Meeting of minds

  • Author : Patricia Woo
  • Author : Vincent Lam
  • Author : Doris Ma
  • Date : April 2013
ABOUT THE AUTHORS: Patricia Woo TEP is a Fund and Trust Lawyer with King & Wood Mallesons, focusing on wealth management and succession planning for affluent families. She is also a Chartered Alternative Investment Analyst. Vincent Lam is Chief Financial Officer of a Hong Kong-based top-tier family office and Doris Ma is Head of Relationship Management of a multi-family office serving Asian families

PatriciaThe concept of a family office is like the Indian story of the blind men and the elephant. People have different views on what a family office is or should be. Many lawyers look at it as a tool to organise assets and coordinate decision-making within the family. But in my experience a family office can also be proactive and innovative in the creation of wealth and other values. What do you think ‘family office’ represents?

Vincent Wealth creation is indeed at the core of many family offices in Asia. Property families tend to have more formal family offices that function as internal investment managers. But there are many hidden gems – very often, the financial controller or head of finance of the family business also manages the chairman’s personal investments and private banking relationships.

Doris I had my first contact with a family office when I was still a banker providing fund services to a single-family office. It was a separate entity from the family business to deal with estate planning and financial management. Vividly I can recall it was like a generalist going between specialists like lawyers, accountants, bankers and real estate managers.

PatriciaQuite unlike both of you, my involvement with family offices as an external lawyer is project-based. I try to understand the family, its business and assets, and consider regulatory and tax issues to come up with a suitable structure, which would normally consist of trusts or foundations, companies and funds. Once the family office is set up, senior executives like both of you will run the show and I will work with you when legal help is needed for new projects. Can you describe your ongoing roles with the family office?

Vincent As CFO, the basic duty is to make sure both the operational and financial sides comply with the family constitutions and internal guidelines. Risk management is a less-known part of my position, but is equally important. If the family portfolio holds listed securities, the CFO should be updated on the latest corporate actions so that he can assess the possible impacts on the portfolio. I am involved in other interesting projects such as converting a single-family office to a multi-family office and restructuring compensation packages for senior staff.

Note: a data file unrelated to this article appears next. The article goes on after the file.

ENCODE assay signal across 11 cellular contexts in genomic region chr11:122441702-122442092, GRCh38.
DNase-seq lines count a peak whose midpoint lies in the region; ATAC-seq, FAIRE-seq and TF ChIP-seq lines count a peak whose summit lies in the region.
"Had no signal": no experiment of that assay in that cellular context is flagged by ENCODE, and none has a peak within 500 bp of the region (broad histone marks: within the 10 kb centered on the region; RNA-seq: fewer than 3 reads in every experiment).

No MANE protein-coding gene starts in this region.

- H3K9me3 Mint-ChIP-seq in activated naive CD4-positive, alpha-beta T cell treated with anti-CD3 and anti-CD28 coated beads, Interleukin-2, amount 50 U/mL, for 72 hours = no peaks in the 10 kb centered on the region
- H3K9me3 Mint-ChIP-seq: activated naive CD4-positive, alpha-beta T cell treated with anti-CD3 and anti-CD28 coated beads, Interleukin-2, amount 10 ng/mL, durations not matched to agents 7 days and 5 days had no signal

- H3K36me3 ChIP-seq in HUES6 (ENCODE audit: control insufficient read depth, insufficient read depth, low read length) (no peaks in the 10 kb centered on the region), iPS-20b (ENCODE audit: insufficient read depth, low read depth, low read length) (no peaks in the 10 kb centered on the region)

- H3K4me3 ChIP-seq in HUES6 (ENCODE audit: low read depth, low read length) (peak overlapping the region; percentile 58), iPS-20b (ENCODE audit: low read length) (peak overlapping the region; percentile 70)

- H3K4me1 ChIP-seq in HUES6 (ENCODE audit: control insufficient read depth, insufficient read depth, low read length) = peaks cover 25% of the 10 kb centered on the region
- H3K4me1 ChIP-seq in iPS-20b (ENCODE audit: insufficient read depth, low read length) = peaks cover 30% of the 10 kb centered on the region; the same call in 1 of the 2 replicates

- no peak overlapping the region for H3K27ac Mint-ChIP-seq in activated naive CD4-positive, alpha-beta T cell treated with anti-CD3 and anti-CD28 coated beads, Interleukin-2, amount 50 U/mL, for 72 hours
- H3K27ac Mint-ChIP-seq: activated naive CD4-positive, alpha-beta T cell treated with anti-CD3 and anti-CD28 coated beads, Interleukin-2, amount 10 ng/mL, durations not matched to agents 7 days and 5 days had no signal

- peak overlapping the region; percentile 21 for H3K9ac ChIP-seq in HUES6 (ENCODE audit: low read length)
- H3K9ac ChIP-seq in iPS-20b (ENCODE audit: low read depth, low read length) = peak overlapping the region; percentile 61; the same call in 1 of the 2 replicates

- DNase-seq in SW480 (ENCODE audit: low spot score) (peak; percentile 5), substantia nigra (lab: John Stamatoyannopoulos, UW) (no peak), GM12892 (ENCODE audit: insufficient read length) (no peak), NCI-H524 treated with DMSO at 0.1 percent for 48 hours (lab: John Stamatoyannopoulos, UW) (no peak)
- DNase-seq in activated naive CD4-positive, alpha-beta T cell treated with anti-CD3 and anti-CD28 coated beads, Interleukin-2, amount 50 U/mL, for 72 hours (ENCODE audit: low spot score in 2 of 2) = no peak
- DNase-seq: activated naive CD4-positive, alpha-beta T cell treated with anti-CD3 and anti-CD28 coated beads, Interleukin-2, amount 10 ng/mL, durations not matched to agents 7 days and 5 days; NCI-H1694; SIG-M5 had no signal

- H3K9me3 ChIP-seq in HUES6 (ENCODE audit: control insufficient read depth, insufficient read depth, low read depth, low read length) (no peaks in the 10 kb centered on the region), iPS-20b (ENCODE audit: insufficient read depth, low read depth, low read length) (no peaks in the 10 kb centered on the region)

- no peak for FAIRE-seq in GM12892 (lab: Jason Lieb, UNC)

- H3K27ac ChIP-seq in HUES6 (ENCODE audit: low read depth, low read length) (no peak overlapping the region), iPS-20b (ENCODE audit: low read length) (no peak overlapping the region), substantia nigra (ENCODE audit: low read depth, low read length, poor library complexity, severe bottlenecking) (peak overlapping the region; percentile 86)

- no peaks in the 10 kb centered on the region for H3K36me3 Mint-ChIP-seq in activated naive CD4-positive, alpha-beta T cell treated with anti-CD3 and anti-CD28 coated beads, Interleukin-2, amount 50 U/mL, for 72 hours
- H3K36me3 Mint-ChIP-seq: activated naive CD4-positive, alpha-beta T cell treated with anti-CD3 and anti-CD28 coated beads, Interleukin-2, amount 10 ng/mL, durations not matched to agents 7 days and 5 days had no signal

Doris There are two key aspects to my role in the front office of a multi-family office: to understand the risk appetite of the families and to generate good returns within the mandates. Many think family offices are there only for capital preservation, but, because of the operating fees, our activities are very much performance-driven. We constantly put together investment solutions and platforms.

PatriciaNow can you tell us how family offices usually start in your experience?

Doris I think it is demand-driven. A typical path is when a career investment banker or private banker has developed a good relationship or track record with an existing family client; he leaves the bank to set up the family office. History, connection and sometimes blood or marital relationships with the family are important.

Vincent I would agree with Doris. Quite often, it is started by a private banker who has known the family for a long time or is a relative of the family. When the family office yields good returns, the family puts in more funding and slowly it starts to manage funds of other families while the original family remains the key client.

“I strongly believe that the value-add of a family office goes beyond customised wealth creation”

Patricia Indeed, some single-family offices are started with multi-family office potential in mind. If this is the case, I would embed scalability in the initial structure. When needed, the matrix of trusts, companies and funds can be expanded and reconfigured. Executives’ remuneration and equity incentives will need to be adjusted and licensing requirements met.

PatriciaBoth of you worked for external managers such as funds and banks before joining a family office. How is an internal fund manager in a family office different from an external manager?

Vincent A family office is quite different from an institutional fund. We serve a very small number of investors, but can be managing even more assets under management (AUM) than a fund. We enjoy an extremely high level of trust from the family compared to private banks or institutional funds. The operation is very exclusive.